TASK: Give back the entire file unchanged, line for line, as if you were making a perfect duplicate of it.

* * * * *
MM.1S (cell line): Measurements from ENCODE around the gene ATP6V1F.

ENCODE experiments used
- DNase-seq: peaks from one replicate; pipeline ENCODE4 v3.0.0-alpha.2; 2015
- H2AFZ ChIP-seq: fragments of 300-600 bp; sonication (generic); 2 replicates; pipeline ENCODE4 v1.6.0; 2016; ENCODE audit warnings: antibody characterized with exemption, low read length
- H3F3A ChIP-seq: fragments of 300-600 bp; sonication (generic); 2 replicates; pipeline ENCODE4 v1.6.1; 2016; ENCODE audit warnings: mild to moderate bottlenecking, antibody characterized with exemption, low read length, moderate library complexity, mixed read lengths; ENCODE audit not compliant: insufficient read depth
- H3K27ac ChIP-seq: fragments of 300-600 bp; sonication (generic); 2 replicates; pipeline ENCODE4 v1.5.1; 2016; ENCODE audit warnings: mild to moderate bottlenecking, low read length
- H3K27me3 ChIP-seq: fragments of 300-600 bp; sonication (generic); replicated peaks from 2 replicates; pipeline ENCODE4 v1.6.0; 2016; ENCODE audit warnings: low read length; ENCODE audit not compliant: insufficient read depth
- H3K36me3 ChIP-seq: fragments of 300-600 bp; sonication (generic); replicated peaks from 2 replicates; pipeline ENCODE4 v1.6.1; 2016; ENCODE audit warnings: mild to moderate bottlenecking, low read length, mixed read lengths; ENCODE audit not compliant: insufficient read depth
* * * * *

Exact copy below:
MM.1S (cell line): Measurements from ENCODE around the gene ATP6V1F.

ENCODE experiments used
- DNase-seq: peaks from one replicate; pipeline ENCODE4 v3.0.0-alpha.2; 2015
- H2AFZ ChIP-seq: fragments of 300-600 bp; sonication (generic); 2 replicates; pipeline ENCODE4 v1.6.0; 2016; ENCODE audit warnings: antibody characterized with exemption, low read length
- H3F3A ChIP-seq: fragments of 300-600 bp; sonication (generic); 2 replicates; pipeline ENCODE4 v1.6.1; 2016; ENCODE audit warnings: mild to moderate bottlenecking, antibody characterized with exemption, low read length, moderate library complexity, mixed read lengths; ENCODE audit not compliant: insufficient read depth
- H3K27ac ChIP-seq: fragments of 300-600 bp; sonication (generic); 2 replicates; pipeline ENCODE4 v1.5.1; 2016; ENCODE audit warnings: mild to moderate bottlenecking, low read length
- H3K27me3 ChIP-seq: fragments of 300-600 bp; sonication (generic); replicated peaks from 2 replicates; pipeline ENCODE4 v1.6.0; 2016; ENCODE audit warnings: low read length; ENCODE audit not compliant: insufficient read depth
- H3K36me3 ChIP-seq: fragments of 300-600 bp; sonication (generic); replicated peaks from 2 replicates; pipeline ENCODE4 v1.6.1; 2016; ENCODE audit warnings: mild to moderate bottlenecking, low read length, mixed read lengths; ENCODE audit not compliant: insufficient read depth